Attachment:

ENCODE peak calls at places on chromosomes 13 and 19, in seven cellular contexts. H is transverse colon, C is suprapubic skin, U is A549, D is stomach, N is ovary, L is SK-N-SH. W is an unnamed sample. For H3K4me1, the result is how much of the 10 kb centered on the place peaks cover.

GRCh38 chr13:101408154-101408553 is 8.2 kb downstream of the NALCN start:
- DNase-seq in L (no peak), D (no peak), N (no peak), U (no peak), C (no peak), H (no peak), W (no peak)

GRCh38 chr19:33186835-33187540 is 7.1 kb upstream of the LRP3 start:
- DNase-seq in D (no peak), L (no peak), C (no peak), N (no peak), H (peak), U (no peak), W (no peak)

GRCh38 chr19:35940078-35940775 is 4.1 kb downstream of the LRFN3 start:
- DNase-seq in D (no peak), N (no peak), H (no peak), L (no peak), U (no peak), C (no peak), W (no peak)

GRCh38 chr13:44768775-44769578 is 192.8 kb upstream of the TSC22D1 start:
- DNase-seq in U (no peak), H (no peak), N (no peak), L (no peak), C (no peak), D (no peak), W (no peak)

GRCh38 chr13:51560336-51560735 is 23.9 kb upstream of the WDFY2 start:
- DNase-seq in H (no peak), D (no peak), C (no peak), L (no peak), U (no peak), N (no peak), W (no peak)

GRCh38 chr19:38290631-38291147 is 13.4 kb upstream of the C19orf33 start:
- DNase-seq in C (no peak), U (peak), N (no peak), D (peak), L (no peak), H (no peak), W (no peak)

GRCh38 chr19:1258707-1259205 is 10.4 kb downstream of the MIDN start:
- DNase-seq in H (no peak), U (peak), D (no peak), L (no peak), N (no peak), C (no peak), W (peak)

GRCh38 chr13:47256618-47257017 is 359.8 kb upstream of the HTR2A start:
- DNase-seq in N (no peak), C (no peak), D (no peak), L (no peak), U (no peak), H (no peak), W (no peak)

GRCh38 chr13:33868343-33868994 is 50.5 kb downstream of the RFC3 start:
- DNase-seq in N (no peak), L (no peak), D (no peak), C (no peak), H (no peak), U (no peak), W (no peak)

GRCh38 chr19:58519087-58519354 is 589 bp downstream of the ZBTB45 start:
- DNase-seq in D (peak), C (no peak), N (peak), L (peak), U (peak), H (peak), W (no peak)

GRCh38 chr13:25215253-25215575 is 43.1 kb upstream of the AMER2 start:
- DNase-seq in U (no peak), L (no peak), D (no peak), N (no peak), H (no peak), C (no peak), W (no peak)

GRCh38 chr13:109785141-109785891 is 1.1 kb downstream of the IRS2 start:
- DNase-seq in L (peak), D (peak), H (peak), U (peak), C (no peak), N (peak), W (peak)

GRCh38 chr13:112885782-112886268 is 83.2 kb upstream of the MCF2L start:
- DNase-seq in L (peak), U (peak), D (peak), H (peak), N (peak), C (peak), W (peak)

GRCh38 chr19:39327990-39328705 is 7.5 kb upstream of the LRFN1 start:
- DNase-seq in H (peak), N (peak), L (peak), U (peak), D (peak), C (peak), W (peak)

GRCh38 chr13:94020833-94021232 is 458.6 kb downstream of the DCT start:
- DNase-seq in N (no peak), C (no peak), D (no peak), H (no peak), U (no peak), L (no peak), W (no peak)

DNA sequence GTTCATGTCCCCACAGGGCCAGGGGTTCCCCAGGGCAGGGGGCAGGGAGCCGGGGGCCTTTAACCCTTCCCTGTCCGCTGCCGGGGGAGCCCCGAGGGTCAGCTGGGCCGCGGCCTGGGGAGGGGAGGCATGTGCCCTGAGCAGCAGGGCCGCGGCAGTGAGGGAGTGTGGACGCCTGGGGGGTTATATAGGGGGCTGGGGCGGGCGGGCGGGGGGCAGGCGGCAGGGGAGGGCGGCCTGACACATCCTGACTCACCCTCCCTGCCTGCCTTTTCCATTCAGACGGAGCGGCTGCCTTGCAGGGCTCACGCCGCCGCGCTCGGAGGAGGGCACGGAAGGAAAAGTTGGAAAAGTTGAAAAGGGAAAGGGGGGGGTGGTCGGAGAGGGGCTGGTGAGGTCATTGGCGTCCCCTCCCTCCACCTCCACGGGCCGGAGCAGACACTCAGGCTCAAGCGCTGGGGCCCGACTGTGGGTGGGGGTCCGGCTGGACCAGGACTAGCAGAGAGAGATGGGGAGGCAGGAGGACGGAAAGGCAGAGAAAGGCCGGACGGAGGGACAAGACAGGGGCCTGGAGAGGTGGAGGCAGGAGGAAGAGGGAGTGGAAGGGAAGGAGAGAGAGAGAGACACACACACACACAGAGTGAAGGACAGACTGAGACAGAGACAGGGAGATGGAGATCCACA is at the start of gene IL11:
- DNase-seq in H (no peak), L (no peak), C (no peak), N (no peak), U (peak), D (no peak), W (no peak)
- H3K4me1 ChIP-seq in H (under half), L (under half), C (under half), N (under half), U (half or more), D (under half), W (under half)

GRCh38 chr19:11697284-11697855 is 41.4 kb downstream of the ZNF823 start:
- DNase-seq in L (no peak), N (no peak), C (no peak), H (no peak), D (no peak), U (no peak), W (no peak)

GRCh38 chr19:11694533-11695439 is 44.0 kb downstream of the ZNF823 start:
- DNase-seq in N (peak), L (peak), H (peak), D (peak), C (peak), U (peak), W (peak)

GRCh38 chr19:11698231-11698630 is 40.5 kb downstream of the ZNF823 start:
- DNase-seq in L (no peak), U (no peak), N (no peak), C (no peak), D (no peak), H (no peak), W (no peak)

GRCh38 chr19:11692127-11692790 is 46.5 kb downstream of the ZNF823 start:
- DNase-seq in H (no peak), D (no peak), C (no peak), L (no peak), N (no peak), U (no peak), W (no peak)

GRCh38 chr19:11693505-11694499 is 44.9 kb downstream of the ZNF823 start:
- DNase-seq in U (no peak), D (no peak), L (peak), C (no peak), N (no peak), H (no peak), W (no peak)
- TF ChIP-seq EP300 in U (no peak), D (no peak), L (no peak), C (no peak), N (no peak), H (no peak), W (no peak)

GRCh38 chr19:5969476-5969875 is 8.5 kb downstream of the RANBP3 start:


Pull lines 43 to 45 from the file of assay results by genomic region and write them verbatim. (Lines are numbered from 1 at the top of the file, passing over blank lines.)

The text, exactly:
GRCh38 chr19:11693505-11694499 is 44.9 kb downstream of the ZNF823 start:
- DNase-seq in U (no peak), D (no peak), L (peak), C (no peak), N (no peak), H (no peak), W (no peak)
- TF ChIP-seq EP300 in U (no peak), D (no peak), L (no peak), C (no peak), N (no peak), H (no peak), W (no peak)